By Kevin Drawbaugh and Jason Lange
WASHINGTON (Reuters) - Moving against tax avoidance by corporations, the Obama administration took several actions on Monday to curb "inversion" deals that allow companies to escape high U.S. taxes by reincorporating abroad.
The Treasury Department announced new rules, effective immediately, that will reduce the tax benefits available to companies that have inverted, while also making new inversions more difficult to do and less potentially rewarding.
Because they took effect on Monday, the new rules might raise issues for some of a handful of companies that have agreed to do inversions, but have not yet completed them.
Fast-food chain Burger King Worldwide Inc is in the midst of inverting to Canada in a deal with coffee-and-donuts vendor Tim Hortons Inc. A spokeswoman for Burger King said the company declined to comment.
Asked about the impact on pending deals, a senior Treasury official told reporters on a conference call: "If they are closed and done as of today, then they are not subject to this. If they are closed tomorrow or after, they are subject to this."
President Barack Obama, who has sharply criticized inverting companies, said the steps would discourage the deals, seen by some as a threat to the U.S. corporate income tax base.
"We've recently seen a few large corporations announce plans to exploit this loophole, undercutting businesses that act responsibly and leaving the middle class to pay the bill, and I'm glad that (Treasury) Secretary (Jack) Lew is exploring additional actions to help reverse this trend," Obama said in a statement.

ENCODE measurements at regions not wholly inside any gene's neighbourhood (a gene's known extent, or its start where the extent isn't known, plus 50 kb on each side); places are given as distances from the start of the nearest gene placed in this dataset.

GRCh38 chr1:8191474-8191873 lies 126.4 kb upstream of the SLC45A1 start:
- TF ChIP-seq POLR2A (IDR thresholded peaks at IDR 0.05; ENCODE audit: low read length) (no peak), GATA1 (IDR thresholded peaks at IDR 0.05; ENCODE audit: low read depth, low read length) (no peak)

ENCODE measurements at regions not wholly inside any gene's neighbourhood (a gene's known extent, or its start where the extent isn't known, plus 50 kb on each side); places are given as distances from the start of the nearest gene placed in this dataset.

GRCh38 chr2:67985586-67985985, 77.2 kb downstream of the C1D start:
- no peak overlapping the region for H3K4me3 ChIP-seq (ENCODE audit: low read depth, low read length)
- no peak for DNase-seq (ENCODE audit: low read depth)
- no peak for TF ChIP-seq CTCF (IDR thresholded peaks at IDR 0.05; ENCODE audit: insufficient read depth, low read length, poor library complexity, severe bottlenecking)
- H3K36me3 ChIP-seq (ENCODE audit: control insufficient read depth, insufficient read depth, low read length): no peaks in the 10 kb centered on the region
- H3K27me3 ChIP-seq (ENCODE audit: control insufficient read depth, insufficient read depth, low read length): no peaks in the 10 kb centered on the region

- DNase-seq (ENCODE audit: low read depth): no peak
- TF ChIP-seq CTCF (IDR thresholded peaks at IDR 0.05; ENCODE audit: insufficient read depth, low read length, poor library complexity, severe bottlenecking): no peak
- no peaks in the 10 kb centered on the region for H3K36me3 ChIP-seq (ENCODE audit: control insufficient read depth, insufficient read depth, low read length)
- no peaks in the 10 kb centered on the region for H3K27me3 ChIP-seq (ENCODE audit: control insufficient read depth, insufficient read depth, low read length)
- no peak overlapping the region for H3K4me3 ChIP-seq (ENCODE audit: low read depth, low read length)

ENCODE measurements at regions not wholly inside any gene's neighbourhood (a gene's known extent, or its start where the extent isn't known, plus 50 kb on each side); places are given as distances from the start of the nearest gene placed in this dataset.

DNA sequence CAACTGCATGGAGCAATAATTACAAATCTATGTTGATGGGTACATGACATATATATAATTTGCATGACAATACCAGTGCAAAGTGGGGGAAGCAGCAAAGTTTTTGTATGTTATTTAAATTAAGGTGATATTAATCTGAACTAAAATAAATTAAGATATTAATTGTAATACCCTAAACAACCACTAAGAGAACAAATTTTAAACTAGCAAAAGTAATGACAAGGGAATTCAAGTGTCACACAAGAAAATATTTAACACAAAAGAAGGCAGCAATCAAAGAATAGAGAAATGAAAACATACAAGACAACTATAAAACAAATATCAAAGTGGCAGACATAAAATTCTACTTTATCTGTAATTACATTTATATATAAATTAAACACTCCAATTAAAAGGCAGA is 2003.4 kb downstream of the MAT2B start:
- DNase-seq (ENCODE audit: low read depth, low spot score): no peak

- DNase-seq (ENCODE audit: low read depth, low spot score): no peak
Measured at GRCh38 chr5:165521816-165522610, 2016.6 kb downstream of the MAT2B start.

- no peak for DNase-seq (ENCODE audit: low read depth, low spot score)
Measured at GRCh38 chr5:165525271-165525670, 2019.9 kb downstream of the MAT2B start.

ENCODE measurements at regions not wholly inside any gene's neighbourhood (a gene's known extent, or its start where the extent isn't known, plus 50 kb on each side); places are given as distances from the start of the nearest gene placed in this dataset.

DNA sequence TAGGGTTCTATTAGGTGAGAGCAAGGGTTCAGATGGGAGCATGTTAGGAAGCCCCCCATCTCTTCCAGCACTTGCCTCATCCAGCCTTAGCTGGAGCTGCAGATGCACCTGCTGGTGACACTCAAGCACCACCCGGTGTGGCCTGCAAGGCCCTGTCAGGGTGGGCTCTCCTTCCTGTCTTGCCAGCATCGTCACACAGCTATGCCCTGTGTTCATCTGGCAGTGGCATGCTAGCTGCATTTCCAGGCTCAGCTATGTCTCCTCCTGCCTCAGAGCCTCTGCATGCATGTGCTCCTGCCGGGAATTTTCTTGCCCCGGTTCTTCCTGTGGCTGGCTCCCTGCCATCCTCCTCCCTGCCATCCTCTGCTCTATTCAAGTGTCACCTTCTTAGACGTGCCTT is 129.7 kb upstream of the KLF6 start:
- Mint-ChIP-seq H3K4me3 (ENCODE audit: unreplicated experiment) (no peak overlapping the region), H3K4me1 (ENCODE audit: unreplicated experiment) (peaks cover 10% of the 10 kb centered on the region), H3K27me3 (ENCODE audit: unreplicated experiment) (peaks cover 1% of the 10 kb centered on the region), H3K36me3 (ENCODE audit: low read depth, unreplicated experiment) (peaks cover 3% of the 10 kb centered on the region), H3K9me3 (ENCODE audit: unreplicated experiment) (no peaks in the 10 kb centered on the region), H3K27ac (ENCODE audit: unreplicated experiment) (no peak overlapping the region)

The announcement of the rules followed months of growing concern on Capitol Hill, with Democrats urging prompt legislative action and Republicans pushing to address the problem later as part of a broader tax code overhaul.
Companies that do inversions, which are legal and already subject to certain restrictions, say they are only trying to minimize their tax bills, which investors expect.
About 50 such deals have taken place since the early 1980s, but half have been completed since the 2008-2009 credit crisis, according to a Reuters review.
Inversions have surged in the past year, pursued by big companies such as Burger King and medical technology group Medtronic Inc. The deals usually involve a U.S. corporation buying a smaller, foreign rival and redomiciling in its home country, where taxes are lower, even though core operations typically remain in the United States.
Treasury Secretary Lew said in a statement: “These first, targeted steps make substantial progress in constraining the creative techniques used to avoid U.S. taxes, both in terms of meaningfully reducing the economic benefits of inversions after the fact, and when possible, stopping them altogether.”
Steps being taken include preventing inverted companies from gaining easier access to foreign profits using "hopscotch" loans; blocking inverted companies' tax-free access to foreign units' earnings; and tightening limits on ownership by the former U.S. owners of an inverted company, the Treasury said.
Some companies had feared new rules might be imposed retroactively, but they were not.
Greg Valliere, chief political strategist at Potomac Research Group, said the administration "may succeed in chilling the climate for further deals, but this was not as strident as it could have been, especially in that they don’t do anything retroactively.”
(Reporting by Kevin Drawbaugh, Jason Lange and Emily Stephenson; Editing by Diane Craft, Steve Orlofsky and Andre Grenon)